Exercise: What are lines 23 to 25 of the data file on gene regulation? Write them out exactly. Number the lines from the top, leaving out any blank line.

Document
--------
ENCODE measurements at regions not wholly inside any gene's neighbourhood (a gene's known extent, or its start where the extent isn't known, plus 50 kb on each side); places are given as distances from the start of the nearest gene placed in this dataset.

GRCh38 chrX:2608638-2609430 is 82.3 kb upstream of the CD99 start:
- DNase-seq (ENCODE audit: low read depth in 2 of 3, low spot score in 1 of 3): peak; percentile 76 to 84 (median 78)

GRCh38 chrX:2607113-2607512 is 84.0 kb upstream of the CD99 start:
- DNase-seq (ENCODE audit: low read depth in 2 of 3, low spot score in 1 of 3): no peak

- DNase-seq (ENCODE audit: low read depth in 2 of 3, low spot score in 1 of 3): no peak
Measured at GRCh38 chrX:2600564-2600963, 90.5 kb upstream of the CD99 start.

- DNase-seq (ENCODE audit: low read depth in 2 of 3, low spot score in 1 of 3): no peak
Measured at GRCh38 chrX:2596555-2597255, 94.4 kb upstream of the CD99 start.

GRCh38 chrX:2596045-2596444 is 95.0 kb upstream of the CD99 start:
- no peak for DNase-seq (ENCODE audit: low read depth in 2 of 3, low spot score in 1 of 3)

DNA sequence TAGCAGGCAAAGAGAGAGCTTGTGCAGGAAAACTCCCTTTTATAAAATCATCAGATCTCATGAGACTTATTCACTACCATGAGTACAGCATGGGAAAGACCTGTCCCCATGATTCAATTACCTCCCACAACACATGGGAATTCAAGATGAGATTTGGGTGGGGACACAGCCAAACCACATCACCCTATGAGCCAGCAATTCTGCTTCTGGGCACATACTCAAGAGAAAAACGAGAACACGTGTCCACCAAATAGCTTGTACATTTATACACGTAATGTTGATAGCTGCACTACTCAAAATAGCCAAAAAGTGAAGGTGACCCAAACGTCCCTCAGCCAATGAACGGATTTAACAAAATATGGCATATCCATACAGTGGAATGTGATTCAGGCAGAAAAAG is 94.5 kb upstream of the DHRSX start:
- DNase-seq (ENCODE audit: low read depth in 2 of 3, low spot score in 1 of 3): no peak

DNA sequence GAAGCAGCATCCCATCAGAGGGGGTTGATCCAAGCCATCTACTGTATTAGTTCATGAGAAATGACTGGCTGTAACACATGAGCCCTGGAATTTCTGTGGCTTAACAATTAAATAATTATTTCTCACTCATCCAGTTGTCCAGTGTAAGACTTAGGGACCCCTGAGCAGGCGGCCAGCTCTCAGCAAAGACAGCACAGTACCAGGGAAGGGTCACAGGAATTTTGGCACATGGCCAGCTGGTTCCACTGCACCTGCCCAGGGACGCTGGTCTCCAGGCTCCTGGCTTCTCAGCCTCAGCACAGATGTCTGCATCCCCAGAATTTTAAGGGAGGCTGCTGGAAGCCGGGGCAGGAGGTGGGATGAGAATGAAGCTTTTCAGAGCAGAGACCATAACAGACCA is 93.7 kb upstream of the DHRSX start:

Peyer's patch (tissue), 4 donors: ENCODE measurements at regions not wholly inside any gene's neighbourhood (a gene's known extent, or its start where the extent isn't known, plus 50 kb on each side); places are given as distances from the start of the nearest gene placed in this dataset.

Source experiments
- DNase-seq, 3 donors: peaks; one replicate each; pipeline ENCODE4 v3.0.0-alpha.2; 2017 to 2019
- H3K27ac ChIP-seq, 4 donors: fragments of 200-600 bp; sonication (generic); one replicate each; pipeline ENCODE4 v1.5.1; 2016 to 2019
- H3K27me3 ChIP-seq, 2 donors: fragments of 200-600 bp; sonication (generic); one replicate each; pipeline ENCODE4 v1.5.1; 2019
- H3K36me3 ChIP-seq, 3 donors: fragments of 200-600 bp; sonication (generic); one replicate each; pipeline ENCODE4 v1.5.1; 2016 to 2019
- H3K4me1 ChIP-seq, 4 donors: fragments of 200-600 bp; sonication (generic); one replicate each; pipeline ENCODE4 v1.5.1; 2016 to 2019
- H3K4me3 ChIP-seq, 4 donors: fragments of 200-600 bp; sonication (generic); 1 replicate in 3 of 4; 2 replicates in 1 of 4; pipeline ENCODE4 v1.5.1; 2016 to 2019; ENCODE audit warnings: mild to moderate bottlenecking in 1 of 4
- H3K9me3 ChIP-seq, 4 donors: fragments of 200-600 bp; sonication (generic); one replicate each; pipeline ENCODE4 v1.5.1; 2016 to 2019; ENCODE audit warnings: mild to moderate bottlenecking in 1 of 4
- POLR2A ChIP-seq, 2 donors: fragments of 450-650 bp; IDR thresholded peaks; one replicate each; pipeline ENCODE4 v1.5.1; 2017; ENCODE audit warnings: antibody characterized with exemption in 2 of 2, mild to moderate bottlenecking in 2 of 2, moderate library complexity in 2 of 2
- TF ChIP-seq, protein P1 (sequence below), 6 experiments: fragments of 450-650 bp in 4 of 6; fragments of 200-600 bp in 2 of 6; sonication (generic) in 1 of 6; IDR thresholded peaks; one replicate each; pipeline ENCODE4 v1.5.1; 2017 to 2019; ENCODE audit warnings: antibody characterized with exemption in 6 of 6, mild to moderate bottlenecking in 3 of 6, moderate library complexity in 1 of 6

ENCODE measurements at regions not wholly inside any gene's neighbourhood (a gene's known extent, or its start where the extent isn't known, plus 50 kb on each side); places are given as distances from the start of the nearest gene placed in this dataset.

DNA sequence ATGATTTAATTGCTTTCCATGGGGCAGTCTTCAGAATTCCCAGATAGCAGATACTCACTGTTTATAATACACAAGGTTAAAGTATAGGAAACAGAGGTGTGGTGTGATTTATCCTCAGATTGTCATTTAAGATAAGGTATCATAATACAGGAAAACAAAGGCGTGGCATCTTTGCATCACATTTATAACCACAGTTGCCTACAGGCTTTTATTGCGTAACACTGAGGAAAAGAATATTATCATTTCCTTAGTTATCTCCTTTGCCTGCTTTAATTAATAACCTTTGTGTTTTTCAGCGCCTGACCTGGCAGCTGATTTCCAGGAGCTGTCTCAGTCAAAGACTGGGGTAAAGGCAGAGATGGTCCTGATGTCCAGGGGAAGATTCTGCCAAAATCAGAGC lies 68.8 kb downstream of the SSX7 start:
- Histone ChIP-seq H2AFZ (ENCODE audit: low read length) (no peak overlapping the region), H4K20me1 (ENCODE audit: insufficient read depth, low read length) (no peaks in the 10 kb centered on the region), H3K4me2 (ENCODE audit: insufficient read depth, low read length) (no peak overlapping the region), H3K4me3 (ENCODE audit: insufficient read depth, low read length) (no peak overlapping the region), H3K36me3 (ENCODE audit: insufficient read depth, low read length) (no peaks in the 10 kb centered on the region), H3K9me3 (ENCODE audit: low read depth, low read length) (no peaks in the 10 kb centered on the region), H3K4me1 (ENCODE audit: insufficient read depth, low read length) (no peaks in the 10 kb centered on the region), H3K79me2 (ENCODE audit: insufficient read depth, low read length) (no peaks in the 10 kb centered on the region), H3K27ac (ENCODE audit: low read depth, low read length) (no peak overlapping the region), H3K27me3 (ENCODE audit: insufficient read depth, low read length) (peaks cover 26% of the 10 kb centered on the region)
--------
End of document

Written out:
- H3K9me3 ChIP-seq, 4 donors: fragments of 200-600 bp; sonication (generic); one replicate each; pipeline ENCODE4 v1.5.1; 2016 to 2019; ENCODE audit warnings: mild to moderate bottlenecking in 1 of 4
- POLR2A ChIP-seq, 2 donors: fragments of 450-650 bp; IDR thresholded peaks; one replicate each; pipeline ENCODE4 v1.5.1; 2017; ENCODE audit warnings: antibody characterized with exemption in 2 of 2, mild to moderate bottlenecking in 2 of 2, moderate library complexity in 2 of 2
- TF ChIP-seq, protein P1 (sequence below), 6 experiments: fragments of 450-650 bp in 4 of 6; fragments of 200-600 bp in 2 of 6; sonication (generic) in 1 of 6; IDR thresholded peaks; one replicate each; pipeline ENCODE4 v1.5.1; 2017 to 2019; ENCODE audit warnings: antibody characterized with exemption in 6 of 6, mild to moderate bottlenecking in 3 of 6, moderate library complexity in 1 of 6